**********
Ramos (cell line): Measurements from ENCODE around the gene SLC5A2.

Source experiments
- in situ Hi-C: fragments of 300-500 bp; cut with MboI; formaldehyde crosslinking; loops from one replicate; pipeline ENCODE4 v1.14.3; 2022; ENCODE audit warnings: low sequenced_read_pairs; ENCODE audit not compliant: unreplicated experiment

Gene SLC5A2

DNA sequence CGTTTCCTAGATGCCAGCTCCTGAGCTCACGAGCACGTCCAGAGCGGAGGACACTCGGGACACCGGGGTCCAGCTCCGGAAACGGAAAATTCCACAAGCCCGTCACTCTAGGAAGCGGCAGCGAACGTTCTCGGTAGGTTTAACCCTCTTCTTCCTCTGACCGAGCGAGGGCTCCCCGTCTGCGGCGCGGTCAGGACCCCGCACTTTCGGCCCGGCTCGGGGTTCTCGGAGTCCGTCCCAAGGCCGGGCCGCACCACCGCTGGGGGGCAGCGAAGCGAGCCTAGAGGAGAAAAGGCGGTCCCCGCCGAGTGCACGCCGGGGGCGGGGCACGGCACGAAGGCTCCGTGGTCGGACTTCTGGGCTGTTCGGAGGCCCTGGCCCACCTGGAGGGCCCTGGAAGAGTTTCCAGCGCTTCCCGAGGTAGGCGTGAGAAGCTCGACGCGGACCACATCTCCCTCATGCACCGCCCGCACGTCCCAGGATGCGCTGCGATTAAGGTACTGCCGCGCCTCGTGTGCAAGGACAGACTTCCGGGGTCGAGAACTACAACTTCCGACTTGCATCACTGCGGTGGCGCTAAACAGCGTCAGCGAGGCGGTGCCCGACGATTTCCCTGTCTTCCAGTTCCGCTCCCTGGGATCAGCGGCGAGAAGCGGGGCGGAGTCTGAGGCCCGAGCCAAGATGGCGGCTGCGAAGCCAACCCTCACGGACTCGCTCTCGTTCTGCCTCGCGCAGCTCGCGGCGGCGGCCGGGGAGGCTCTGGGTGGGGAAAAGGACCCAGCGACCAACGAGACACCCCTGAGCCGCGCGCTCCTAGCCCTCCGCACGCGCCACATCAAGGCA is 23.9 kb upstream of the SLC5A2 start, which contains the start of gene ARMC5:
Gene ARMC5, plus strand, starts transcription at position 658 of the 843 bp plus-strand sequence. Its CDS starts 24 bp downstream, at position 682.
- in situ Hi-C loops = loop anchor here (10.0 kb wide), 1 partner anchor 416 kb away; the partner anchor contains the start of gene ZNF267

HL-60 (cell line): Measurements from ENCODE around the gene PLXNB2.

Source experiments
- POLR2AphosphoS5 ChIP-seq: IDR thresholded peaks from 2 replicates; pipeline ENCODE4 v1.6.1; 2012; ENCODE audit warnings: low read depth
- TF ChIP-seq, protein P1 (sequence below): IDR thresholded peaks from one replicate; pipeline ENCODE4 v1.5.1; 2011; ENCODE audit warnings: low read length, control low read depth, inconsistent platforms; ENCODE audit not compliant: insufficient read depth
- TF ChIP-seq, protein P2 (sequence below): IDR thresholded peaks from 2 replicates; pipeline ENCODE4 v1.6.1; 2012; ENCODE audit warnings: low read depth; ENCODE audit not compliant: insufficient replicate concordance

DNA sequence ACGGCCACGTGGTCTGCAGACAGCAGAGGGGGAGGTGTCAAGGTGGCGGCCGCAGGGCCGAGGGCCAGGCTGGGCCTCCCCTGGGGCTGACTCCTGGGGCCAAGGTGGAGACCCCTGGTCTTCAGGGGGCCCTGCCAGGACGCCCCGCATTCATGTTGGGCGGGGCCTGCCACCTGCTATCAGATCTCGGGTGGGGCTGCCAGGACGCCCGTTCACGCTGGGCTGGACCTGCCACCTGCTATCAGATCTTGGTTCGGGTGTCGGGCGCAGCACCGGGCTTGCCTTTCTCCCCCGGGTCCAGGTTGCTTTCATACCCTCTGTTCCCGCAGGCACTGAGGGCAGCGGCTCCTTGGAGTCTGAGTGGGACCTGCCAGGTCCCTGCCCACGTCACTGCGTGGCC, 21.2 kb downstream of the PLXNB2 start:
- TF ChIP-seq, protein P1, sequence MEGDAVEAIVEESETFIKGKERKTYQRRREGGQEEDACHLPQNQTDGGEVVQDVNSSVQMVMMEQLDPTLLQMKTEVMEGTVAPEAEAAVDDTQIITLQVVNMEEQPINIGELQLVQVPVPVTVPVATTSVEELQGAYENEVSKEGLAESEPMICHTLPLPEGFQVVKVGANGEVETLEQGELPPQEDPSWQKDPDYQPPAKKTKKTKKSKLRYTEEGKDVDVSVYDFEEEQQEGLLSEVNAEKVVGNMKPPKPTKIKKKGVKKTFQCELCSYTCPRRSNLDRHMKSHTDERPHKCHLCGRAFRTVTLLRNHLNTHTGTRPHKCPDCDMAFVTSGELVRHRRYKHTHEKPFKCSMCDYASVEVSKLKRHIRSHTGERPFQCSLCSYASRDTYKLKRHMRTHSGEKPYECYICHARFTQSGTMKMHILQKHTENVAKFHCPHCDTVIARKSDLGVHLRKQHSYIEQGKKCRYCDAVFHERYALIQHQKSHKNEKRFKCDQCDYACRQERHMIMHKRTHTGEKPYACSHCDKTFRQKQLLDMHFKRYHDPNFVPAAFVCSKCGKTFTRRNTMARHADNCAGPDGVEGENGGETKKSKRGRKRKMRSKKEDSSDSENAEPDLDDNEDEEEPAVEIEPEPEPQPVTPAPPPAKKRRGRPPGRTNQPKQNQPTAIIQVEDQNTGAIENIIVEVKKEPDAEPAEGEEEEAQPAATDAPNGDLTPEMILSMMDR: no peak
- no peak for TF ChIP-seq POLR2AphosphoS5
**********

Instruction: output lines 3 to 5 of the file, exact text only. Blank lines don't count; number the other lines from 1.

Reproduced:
- in situ Hi-C: fragments of 300-500 bp; cut with MboI; formaldehyde crosslinking; loops from one replicate; pipeline ENCODE4 v1.14.3; 2022; ENCODE audit warnings: low sequenced_read_pairs; ENCODE audit not compliant: unreplicated experiment

Gene SLC5A2

DNA sequence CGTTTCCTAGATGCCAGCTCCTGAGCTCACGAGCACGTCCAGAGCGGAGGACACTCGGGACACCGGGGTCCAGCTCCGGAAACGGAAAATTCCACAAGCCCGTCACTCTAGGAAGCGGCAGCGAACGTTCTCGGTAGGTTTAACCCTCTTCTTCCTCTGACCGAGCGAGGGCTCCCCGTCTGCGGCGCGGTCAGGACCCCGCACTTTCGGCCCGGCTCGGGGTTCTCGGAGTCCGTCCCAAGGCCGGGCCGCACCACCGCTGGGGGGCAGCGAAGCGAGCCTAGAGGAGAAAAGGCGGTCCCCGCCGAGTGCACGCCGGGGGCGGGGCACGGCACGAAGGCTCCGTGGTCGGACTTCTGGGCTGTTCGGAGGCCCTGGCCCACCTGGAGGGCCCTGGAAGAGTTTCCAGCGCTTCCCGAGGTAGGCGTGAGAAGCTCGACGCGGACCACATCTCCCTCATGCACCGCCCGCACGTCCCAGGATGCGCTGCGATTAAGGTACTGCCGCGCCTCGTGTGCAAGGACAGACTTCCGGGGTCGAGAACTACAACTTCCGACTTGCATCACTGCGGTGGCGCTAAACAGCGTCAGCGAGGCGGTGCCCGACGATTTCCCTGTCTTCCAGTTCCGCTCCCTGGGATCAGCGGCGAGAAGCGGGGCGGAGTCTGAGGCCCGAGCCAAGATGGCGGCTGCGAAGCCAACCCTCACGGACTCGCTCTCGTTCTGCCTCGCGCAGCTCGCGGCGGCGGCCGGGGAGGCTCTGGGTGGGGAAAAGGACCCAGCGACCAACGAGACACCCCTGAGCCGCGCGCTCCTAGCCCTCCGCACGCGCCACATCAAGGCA is 23.9 kb upstream of the SLC5A2 start, which contains the start of gene ARMC5: